More from the New Yorker's 26-page Scientology takedown: Screenwriter Paul Haggis finally broke with Scientology after years in the cult because of its stands against homosexuality, he has revealed. "I was in a cult for 34 years. Everyone else could see it. I don't know why I couldn't," he tells the New Yorker in its scathing criticism of the organization. He enjoyed Scientology's profound "feeling of camaraderie that was something I'd never experienced," he recalls. But he was first turned off after a San Diego staff member signed the church's name to a petition backing California's Prop. 8 banning gay marriage.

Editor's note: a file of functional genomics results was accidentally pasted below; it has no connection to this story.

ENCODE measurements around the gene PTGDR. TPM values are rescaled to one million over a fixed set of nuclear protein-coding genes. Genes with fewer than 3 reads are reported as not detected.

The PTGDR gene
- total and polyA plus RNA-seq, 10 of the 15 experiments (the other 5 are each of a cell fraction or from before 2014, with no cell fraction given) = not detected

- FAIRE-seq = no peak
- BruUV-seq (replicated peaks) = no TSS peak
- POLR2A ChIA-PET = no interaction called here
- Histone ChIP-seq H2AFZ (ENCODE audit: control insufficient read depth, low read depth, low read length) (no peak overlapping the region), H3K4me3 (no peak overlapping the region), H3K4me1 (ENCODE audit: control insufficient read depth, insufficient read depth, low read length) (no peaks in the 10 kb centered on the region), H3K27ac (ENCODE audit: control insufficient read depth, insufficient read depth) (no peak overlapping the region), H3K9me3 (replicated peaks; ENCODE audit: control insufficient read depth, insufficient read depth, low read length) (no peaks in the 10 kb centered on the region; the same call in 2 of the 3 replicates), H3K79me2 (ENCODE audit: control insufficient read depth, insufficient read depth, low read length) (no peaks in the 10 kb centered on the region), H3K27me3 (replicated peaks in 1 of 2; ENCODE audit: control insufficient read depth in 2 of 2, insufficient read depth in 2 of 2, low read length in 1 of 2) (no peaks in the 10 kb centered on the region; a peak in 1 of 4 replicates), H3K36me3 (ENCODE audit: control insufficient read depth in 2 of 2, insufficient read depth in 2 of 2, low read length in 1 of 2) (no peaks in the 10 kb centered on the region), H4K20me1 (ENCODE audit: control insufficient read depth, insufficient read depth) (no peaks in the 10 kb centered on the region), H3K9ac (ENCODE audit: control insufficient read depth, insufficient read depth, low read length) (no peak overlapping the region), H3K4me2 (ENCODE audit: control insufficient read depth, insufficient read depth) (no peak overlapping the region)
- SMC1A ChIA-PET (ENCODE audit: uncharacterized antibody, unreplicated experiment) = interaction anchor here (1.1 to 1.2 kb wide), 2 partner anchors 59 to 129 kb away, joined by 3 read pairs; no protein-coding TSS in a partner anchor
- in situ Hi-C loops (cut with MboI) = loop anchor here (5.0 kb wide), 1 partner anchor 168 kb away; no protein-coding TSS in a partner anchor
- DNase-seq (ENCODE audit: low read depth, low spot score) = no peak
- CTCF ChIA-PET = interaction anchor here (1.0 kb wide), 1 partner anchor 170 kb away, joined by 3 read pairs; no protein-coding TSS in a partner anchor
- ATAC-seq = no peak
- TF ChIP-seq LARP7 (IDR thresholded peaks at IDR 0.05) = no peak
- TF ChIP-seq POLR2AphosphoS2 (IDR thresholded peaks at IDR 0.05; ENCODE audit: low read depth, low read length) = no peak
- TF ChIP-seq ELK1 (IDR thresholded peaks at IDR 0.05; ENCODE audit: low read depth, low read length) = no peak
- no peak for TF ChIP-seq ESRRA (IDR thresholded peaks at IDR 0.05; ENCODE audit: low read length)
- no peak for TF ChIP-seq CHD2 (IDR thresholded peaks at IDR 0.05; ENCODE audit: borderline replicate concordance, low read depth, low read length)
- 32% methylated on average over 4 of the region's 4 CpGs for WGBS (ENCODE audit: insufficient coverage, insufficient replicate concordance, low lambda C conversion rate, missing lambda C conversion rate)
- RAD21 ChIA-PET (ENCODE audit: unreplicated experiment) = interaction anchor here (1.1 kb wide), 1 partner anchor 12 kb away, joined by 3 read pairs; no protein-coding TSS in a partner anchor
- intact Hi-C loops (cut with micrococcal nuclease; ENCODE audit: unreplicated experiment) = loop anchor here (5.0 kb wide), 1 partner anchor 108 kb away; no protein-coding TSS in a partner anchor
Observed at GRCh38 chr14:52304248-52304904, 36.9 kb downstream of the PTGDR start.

One of his children also "lost the friendship of a fellow Scientologist" who organized a kind of group shunning of his gay daughter because she was "wicked," according to Haggis. “You and I both know there has been a hidden anti-gay sentiment in the church," Haggis wrote to a church leader. "I have been shocked to hear Scientologists make derogatory remarks about gay people, and then quote L. Ron Hubbard in their defense.” That "moral issue" finally broke Haggis' ties and he began exploring information about other possible "serious human and civil-rights violations" in the cult that form the kicking-off point for the New Yorker exposé. For more highlights from the article, click here.
(Read more cult stories.)